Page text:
The executive director closed the ceremony with an acknowledgement to the staff and parishioners who had assisted in the renovation and opening of the new building and for their years of dedication to the mission.

Then Mission’s executive director and key contributors pulled the ribbon and led everyone into the building.

After extensive renovation—enhanced by work from local artists and artisans—the former medical office building now features a bright décor accented by light blue and gray tones, with ultra-modern gray and yellow furniture surrounding large blocks of beautifully repurposed oak.

On the first floor of the two-story building, there is also a large seminar room, the executive director’s office and four executive offices, all surrounded by windows looking out on to the Mission’s fertile greenery. The Purification Rundown, a beginning Scientology service that removes the harmful spiritual effects of drugs and toxins from the body, is done in a separate wing on the first floor of the building.

Largo has been called “The City of Trees,” and the Mission salvaged dozens of trees that line and dot the property, adding a comforting green backdrop viewed through the mission’s large, expansive windows.

The impact creates a serene setting and invites guests to interact in small groups throughout the gathering space behind the wide and friendly reception area. A multimedia display in the public area, containing over 100 videos, is there to answer visitors’ questions on the life of Mr. Hubbard and his Dianetics and Scientology technologies.  The religion’s campaigns on social betterment and humanitarian endeavors are also displayed.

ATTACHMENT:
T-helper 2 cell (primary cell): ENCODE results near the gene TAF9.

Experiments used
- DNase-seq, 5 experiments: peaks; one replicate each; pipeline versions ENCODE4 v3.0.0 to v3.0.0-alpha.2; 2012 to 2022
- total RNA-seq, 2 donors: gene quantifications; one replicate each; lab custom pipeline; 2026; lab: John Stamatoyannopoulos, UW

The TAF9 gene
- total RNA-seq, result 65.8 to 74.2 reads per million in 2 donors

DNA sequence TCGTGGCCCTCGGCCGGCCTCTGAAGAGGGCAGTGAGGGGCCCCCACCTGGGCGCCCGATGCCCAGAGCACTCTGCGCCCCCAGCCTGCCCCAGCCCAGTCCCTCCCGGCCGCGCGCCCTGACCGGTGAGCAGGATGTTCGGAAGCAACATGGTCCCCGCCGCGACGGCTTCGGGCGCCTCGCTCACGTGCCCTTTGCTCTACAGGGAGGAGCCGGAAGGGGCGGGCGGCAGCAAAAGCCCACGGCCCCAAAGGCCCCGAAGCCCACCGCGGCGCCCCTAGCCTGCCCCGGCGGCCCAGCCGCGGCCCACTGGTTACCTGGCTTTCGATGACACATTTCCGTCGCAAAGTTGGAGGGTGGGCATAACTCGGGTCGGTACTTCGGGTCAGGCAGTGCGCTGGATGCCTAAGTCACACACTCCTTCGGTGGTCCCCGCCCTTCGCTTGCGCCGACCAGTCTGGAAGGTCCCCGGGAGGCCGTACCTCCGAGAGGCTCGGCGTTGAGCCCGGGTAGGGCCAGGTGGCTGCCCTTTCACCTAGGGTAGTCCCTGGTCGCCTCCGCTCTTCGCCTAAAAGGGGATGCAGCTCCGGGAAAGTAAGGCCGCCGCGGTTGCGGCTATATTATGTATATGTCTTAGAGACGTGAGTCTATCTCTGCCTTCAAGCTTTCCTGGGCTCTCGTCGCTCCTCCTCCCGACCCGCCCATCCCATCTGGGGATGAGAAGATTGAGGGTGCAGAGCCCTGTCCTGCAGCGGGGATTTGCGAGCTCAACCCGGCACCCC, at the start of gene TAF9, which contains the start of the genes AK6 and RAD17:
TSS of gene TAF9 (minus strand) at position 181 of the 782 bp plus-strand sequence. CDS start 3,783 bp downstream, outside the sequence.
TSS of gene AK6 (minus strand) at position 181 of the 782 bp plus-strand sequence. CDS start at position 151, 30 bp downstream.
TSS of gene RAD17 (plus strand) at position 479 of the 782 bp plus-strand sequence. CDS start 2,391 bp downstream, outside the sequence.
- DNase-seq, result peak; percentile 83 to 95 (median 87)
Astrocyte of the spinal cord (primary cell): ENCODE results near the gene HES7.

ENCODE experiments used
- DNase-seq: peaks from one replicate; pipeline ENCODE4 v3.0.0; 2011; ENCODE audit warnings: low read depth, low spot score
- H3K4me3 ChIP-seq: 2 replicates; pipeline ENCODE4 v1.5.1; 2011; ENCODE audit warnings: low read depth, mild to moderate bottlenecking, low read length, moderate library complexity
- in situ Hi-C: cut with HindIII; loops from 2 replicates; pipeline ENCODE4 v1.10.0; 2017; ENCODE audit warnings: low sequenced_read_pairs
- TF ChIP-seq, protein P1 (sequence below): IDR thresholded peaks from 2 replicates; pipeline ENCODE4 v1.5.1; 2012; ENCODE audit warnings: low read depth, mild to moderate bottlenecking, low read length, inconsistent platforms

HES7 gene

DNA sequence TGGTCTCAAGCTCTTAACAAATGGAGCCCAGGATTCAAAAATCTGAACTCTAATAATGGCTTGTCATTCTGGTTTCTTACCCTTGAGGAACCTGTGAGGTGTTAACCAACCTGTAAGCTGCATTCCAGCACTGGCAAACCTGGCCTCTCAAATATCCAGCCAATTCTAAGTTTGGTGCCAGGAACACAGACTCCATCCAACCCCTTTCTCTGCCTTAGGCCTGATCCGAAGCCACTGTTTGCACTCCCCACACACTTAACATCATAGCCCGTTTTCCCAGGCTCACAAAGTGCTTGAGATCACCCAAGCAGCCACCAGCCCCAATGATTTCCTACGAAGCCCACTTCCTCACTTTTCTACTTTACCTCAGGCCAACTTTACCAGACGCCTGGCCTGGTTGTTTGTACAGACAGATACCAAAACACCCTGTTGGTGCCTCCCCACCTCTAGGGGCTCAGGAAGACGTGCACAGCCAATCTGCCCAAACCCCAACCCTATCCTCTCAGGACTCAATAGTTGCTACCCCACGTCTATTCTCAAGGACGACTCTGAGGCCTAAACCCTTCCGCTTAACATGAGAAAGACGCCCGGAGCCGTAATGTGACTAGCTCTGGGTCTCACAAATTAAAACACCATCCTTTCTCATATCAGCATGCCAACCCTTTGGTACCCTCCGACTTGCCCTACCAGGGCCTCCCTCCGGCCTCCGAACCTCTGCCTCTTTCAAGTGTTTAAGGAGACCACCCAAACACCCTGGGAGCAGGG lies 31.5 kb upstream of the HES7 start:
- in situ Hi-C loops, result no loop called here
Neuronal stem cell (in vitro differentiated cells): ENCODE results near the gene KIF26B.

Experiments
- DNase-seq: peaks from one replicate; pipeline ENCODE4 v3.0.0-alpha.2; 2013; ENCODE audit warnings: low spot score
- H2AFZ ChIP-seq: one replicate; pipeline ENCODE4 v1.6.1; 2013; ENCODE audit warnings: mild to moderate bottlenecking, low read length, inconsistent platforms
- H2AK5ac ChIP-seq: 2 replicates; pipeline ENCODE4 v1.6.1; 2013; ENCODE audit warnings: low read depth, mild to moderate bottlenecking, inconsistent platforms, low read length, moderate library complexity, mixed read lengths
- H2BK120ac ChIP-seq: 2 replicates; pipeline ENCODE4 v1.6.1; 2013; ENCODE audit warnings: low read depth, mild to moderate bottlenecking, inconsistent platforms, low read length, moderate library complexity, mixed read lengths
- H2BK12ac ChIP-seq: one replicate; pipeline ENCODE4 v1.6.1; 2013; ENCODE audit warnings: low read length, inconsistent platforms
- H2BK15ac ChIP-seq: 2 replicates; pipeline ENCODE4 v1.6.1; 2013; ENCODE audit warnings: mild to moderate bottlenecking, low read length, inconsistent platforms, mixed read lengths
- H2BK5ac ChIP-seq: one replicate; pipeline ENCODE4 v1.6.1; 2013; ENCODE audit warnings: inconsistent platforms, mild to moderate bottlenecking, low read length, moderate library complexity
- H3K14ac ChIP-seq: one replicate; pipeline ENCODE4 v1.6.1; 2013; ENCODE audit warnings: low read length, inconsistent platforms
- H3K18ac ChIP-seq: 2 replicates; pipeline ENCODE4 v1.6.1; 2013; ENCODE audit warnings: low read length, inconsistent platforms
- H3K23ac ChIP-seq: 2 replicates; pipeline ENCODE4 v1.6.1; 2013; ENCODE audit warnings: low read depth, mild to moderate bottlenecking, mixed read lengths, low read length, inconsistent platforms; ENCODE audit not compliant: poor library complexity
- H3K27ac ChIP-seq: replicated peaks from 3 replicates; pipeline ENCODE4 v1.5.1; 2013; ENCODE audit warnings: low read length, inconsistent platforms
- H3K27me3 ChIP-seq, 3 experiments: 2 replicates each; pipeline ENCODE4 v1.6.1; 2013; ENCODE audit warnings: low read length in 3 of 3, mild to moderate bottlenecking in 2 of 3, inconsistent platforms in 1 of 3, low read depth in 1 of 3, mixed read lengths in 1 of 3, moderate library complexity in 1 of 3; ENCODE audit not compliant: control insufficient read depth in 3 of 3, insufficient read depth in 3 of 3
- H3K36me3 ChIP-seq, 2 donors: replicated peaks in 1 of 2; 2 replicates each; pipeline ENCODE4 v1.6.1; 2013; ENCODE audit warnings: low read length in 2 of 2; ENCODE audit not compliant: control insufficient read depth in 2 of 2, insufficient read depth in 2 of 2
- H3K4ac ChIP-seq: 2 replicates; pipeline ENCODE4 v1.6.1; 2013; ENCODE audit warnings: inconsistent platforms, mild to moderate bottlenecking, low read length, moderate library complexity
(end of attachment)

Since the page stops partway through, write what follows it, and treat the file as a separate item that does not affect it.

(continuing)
Delivery of Dianetics and Scientology religious services are conducted on the second floor in the 10 auditing (Scientology counseling) rooms and two course rooms.

The Mission is specially set up to provide beginning Scientology services, including Life Improvement courses through which anyone may find workable solutions to common challenges of everyday life—such as how to improve relationships, setting goals and increasing personal motivation, improving marriage and family life, successfully raising children, personal integrity and honesty, and many others.

Daily seminars on a wide range of topics, including personal efficiency are featured at the Mission. The Hubbard Dianetics Seminar, held every weekend, is based on Mr. Hubbard’s watershed work Dianetics: The Modern Science of Mental Health, the best-selling book that reveals the source of one’s nightmares, unreasonable fears and irrational behavior—the reactive mind—and how to conquer it.

Additionally, the Mission offers spiritual counseling, known as auditing, and the Purification Rundown, a closely supervised regimen enabling an individual to rid the body of the harmful effects of drugs, toxins and other chemicals that lodge in the body and impede spiritual progress.

The Scientology religion was founded by author and philosopher L. Ron Hubbard. The first Church of Scientology was formed in Los Angeles in 1954 and the religion has expanded to more than 11,000 Churches, Missions and affiliated groups. For more information on Scientology log on to or watch any of the shows on Scientology TV streaming at www.scientology.TV.

For more information on the Church of Scientology Mission of Belleair, visit 1601 West Bay Drive, Largo Florida 33770. Mission staff can also be reached at
727-501-9996 or The Mission is open 1 to 10 p.m. six days a week and is closed on Saturdays.